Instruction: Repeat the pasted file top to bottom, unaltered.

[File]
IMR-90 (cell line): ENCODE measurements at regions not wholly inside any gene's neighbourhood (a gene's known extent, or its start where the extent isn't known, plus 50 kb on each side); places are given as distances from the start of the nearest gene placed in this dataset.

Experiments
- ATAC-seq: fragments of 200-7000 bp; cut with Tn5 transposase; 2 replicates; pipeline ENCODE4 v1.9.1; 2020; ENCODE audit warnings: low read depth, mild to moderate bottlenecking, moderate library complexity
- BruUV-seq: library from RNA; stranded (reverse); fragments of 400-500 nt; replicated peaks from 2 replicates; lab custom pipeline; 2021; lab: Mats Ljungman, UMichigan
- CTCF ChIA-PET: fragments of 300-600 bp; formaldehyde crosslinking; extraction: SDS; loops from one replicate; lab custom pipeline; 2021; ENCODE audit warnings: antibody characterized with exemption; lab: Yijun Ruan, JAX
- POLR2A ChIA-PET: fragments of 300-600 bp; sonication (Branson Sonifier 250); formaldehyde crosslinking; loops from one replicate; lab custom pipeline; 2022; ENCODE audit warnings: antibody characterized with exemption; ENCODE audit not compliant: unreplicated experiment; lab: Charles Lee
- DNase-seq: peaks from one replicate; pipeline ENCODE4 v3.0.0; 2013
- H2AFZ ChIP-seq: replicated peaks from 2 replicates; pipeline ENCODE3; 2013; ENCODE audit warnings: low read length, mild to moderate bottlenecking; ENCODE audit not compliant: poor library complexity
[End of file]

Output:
IMR-90 (cell line): ENCODE measurements at regions not wholly inside any gene's neighbourhood (a gene's known extent, or its start where the extent isn't known, plus 50 kb on each side); places are given as distances from the start of the nearest gene placed in this dataset.

Experiments
- ATAC-seq: fragments of 200-7000 bp; cut with Tn5 transposase; 2 replicates; pipeline ENCODE4 v1.9.1; 2020; ENCODE audit warnings: low read depth, mild to moderate bottlenecking, moderate library complexity
- BruUV-seq: library from RNA; stranded (reverse); fragments of 400-500 nt; replicated peaks from 2 replicates; lab custom pipeline; 2021; lab: Mats Ljungman, UMichigan
- CTCF ChIA-PET: fragments of 300-600 bp; formaldehyde crosslinking; extraction: SDS; loops from one replicate; lab custom pipeline; 2021; ENCODE audit warnings: antibody characterized with exemption; lab: Yijun Ruan, JAX
- POLR2A ChIA-PET: fragments of 300-600 bp; sonication (Branson Sonifier 250); formaldehyde crosslinking; loops from one replicate; lab custom pipeline; 2022; ENCODE audit warnings: antibody characterized with exemption; ENCODE audit not compliant: unreplicated experiment; lab: Charles Lee
- DNase-seq: peaks from one replicate; pipeline ENCODE4 v3.0.0; 2013
- H2AFZ ChIP-seq: replicated peaks from 2 replicates; pipeline ENCODE3; 2013; ENCODE audit warnings: low read length, mild to moderate bottlenecking; ENCODE audit not compliant: poor library complexity